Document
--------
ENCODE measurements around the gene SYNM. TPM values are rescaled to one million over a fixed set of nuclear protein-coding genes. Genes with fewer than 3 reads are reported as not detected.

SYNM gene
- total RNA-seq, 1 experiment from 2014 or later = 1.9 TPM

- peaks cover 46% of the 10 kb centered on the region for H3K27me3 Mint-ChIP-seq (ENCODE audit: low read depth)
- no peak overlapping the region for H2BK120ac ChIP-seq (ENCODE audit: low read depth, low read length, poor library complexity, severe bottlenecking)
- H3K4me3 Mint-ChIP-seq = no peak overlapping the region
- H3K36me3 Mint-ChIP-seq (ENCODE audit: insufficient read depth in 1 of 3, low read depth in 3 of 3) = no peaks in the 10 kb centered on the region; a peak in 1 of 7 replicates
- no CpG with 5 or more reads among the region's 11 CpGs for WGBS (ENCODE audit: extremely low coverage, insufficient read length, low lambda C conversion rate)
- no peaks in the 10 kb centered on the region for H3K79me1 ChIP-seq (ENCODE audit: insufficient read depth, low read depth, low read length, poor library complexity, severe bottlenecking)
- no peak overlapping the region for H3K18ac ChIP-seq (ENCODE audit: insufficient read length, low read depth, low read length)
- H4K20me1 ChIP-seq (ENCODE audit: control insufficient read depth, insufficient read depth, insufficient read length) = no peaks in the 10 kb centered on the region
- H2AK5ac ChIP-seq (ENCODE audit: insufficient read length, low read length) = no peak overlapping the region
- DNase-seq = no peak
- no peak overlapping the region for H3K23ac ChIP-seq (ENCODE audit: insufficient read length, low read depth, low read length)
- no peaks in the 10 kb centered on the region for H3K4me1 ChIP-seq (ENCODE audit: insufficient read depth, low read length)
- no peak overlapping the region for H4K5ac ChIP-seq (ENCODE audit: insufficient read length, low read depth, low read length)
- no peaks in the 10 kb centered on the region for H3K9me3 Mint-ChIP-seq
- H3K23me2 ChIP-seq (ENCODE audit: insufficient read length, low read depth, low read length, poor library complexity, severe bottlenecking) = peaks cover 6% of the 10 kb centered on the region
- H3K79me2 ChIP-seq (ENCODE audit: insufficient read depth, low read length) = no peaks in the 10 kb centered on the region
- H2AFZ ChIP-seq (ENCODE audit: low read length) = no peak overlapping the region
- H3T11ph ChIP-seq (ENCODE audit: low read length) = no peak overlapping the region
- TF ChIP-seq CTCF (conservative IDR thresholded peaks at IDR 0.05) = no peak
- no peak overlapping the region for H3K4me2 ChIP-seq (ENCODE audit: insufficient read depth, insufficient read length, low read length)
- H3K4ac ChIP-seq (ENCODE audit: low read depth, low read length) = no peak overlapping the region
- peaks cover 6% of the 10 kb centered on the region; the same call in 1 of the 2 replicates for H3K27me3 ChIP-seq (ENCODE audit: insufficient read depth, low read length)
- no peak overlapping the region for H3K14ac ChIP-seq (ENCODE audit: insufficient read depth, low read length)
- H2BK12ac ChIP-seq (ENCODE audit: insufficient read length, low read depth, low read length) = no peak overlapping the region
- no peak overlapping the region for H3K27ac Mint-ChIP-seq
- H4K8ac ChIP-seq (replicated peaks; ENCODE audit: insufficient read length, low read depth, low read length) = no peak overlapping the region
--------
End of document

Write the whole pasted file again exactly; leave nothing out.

ENCODE measurements around the gene SYNM. TPM values are rescaled to one million over a fixed set of nuclear protein-coding genes. Genes with fewer than 3 reads are reported as not detected.

SYNM gene
- total RNA-seq, 1 experiment from 2014 or later = 1.9 TPM

- peaks cover 46% of the 10 kb centered on the region for H3K27me3 Mint-ChIP-seq (ENCODE audit: low read depth)
- no peak overlapping the region for H2BK120ac ChIP-seq (ENCODE audit: low read depth, low read length, poor library complexity, severe bottlenecking)
- H3K4me3 Mint-ChIP-seq = no peak overlapping the region
- H3K36me3 Mint-ChIP-seq (ENCODE audit: insufficient read depth in 1 of 3, low read depth in 3 of 3) = no peaks in the 10 kb centered on the region; a peak in 1 of 7 replicates
- no CpG with 5 or more reads among the region's 11 CpGs for WGBS (ENCODE audit: extremely low coverage, insufficient read length, low lambda C conversion rate)
- no peaks in the 10 kb centered on the region for H3K79me1 ChIP-seq (ENCODE audit: insufficient read depth, low read depth, low read length, poor library complexity, severe bottlenecking)
- no peak overlapping the region for H3K18ac ChIP-seq (ENCODE audit: insufficient read length, low read depth, low read length)
- H4K20me1 ChIP-seq (ENCODE audit: control insufficient read depth, insufficient read depth, insufficient read length) = no peaks in the 10 kb centered on the region
- H2AK5ac ChIP-seq (ENCODE audit: insufficient read length, low read length) = no peak overlapping the region
- DNase-seq = no peak
- no peak overlapping the region for H3K23ac ChIP-seq (ENCODE audit: insufficient read length, low read depth, low read length)
- no peaks in the 10 kb centered on the region for H3K4me1 ChIP-seq (ENCODE audit: insufficient read depth, low read length)
- no peak overlapping the region for H4K5ac ChIP-seq (ENCODE audit: insufficient read length, low read depth, low read length)
- no peaks in the 10 kb centered on the region for H3K9me3 Mint-ChIP-seq
- H3K23me2 ChIP-seq (ENCODE audit: insufficient read length, low read depth, low read length, poor library complexity, severe bottlenecking) = peaks cover 6% of the 10 kb centered on the region
- H3K79me2 ChIP-seq (ENCODE audit: insufficient read depth, low read length) = no peaks in the 10 kb centered on the region
- H2AFZ ChIP-seq (ENCODE audit: low read length) = no peak overlapping the region
- H3T11ph ChIP-seq (ENCODE audit: low read length) = no peak overlapping the region
- TF ChIP-seq CTCF (conservative IDR thresholded peaks at IDR 0.05) = no peak
- no peak overlapping the region for H3K4me2 ChIP-seq (ENCODE audit: insufficient read depth, insufficient read length, low read length)
- H3K4ac ChIP-seq (ENCODE audit: low read depth, low read length) = no peak overlapping the region
- peaks cover 6% of the 10 kb centered on the region; the same call in 1 of the 2 replicates for H3K27me3 ChIP-seq (ENCODE audit: insufficient read depth, low read length)
- no peak overlapping the region for H3K14ac ChIP-seq (ENCODE audit: insufficient read depth, low read length)
- H2BK12ac ChIP-seq (ENCODE audit: insufficient read length, low read depth, low read length) = no peak overlapping the region
- no peak overlapping the region for H3K27ac Mint-ChIP-seq
- H4K8ac ChIP-seq (replicated peaks; ENCODE audit: insufficient read length, low read depth, low read length) = no peak overlapping the region